Compost ‘cooks’ on schedule
“This is my favorite place,” Lisa Ransom says.
Walking over to a huge boulder atop a grassy hill, she looks out on a fantasy realized.
In the field below sit 17 neat rows of compost, piled high with food scraps, sawdust, burlap coffee sacks and cow manure, each stretching about 20 feet long.
To the layperson, a pile of decomposing material may not seem like much, but to Ransom, 41, and her husband, Scott Baughman, 47, it’s the culmination of months of work.
“Our purpose … is to do the right thing for our community — we see this as closing the loop” on food consumption, Ransom says.
Last October, the couple opened Grow Compost LLC, a high-grade composting center facility on Route 2 in Moretown. The project is years in the making, but because of the time it takes to “cook” good compost — letting it decompose naturally for about a year before it can be used in gardening — Grow Compost won’t sell its first bag until September.
“We don’t have income for a whole year,” Ransom says.
The two are the company’s only employees, and their composting center is literally in their back yard — they live in a quaint farmhouse just over the hill.
Their equipment – a secondhand loader, a mammoth excavator and an old wood chipper — is flaking paint and collecting rust.
But it’s clear the couple is doing things the hard way by choice. The loader has been retrofitted by Baughman himself to run on environmentally friendly vegetable oil in the summer (the oil isn’t viscous enough to run through an engine in cold temperatures). Their uber-picky standards for what waste to accept (Ransom refuses to let supermarket stickers on pieces of old fruit make it into the mix) are designed to pump out the highest-grade compost possible.
Turning an unappealing pile of dead animal bones, potato peels and fruit into rich, garden-loving soil is surprisingly similar to cooking up a Sunday roast. It takes patience, precision and constant attention to craft a top-quality product.
“It’s very costly to make compost because the management of it is very precise,” Ransom says. “It’s an expensive process.”
Grow Compost’s “secret recipe,” as Ransom calls it, begins with compost material collected by the Central Vermont Solid Waste District. The material comes from everywhere: Food scraps from Stowe Mountain Resort and Sugarbush mingle with waste from restaurants and schools in the Mad River Valley, Stowe and Waterbury.
“The more diversity, the better,” Ransom says.
Burlap coffee bags and coffee chaff — a waste product of the roasting process — are donated by Green Mountain Coffee Roasters. Cow manure from nearby farms and old sawdust also make an appearance, along with a few surprises.
“Sometimes something like a big lobster will roll out,” Ransom says. “It’s always interesting to see what comes out.”
The secret to great compost is finding the right match between nitrogen produced by the decomposing waste and carbon from materials such as sawdust and hay, which stabilizes the mixture.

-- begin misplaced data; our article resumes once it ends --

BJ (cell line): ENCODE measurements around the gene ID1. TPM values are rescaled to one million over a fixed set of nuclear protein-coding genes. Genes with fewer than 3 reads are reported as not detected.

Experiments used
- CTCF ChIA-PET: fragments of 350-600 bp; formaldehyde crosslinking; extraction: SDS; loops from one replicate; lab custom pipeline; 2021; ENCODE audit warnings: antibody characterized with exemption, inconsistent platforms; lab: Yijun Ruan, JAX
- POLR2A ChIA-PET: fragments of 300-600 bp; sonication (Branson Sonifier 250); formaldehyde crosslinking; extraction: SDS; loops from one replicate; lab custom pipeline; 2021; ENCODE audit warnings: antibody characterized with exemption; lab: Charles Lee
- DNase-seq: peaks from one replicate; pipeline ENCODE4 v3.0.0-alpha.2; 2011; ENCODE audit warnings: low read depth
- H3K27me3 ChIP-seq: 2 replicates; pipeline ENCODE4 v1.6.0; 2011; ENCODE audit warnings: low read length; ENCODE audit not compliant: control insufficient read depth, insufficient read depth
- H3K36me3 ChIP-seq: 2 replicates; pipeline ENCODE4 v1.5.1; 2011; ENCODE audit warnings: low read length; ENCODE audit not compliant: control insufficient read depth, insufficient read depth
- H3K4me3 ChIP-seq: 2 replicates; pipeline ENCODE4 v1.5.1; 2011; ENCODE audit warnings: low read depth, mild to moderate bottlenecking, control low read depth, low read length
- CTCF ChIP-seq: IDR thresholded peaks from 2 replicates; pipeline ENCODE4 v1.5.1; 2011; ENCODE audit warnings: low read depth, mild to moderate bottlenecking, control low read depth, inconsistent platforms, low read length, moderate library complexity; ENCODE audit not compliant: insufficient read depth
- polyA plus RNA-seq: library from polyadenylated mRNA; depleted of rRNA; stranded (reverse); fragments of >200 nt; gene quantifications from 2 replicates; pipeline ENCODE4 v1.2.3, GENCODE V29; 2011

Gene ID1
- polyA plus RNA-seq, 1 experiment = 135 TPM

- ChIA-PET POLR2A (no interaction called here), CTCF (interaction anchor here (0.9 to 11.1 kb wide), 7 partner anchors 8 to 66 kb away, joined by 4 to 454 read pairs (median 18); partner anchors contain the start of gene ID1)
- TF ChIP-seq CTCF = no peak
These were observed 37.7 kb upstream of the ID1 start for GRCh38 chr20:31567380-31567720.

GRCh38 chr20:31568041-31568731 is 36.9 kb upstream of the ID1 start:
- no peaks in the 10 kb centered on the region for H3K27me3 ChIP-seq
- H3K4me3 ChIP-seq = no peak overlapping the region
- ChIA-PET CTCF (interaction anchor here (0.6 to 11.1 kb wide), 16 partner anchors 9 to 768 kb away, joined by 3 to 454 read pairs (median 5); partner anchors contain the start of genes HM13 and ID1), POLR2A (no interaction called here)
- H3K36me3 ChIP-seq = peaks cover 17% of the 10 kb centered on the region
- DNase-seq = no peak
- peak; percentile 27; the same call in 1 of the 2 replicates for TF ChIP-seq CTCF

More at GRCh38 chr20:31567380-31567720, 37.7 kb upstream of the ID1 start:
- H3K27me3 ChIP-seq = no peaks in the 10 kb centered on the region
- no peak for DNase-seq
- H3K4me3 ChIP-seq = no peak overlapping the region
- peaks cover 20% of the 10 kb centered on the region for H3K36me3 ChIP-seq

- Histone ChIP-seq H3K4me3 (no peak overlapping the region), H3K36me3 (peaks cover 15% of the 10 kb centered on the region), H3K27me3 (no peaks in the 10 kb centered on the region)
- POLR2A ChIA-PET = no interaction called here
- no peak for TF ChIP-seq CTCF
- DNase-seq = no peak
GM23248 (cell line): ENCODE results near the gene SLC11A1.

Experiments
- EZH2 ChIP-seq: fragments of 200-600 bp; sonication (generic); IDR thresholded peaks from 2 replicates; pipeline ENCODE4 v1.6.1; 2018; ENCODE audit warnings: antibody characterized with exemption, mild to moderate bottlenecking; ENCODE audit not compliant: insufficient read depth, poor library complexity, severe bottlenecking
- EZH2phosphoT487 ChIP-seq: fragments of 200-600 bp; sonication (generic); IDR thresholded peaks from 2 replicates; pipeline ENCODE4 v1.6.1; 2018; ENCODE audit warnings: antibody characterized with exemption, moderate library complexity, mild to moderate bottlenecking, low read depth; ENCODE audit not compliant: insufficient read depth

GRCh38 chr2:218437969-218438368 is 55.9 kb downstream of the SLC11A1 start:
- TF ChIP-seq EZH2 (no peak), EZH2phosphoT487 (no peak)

To keep things in check, Ransom and Baughman keep a close eye on the temperature inside the piles. The compost has to “cook” and get turned constantly to produce the desired result without giving off too much odor.
During the process, the couple has the compost lab-tested regularly to make sure contaminants — such as those fruit stickers — aren’t ruining the party. Letting the compost stray just a few degrees out of its ideal range can turn what is a surprisingly odorless facility, given all the old food around, into a smelly problem.
The piles are intentionally stretched into long rows, called windrows, that allow air to circulate through the material. Long stretches of grass, called swales, run in between the rows, collecting rainwater so the compost doesn’t get too wet.
Once the right conditions are in place, the couple lets nature do the hard work.
“We like to say we have a farm here, but it’s like a farm of tiny microbes” breaking down the material, she said.
The couple is building a barn to store equipment and materials, as well as a forced-air composting system, which will make compost that’s been aerated directly by a system of pipes.
In the future, they also hope to accept waste from individual people.
“So many people want to contribute,” Ransom says. The problem is getting residents to be as picky about what goes in as Grow Compost is — the fruit stickers again, for example).
Ransom and Baughman have lived in Vermont for 15 years. Ransom was born in Boulder, Colo.; Baughman grew up in Etna, N.H., where he worked with his father, selling peat moss.
They have a daughter, Maddie, 13, and two sons, Morgan, 10, and Chester, 8.
The couple has a non-microbial farm too, on the other side of their house where they raise sheep, goats, ducks and chickens.
It’s all part of a vision the two have about the cycle of life, “closing the loop” on a wasteful society and putting Mother Nature to work.
“At the heart of it, we’re environmentalists, but you have to be careful — they say you can’t make money if you’re an environmentalist,” Ransom says with a grin.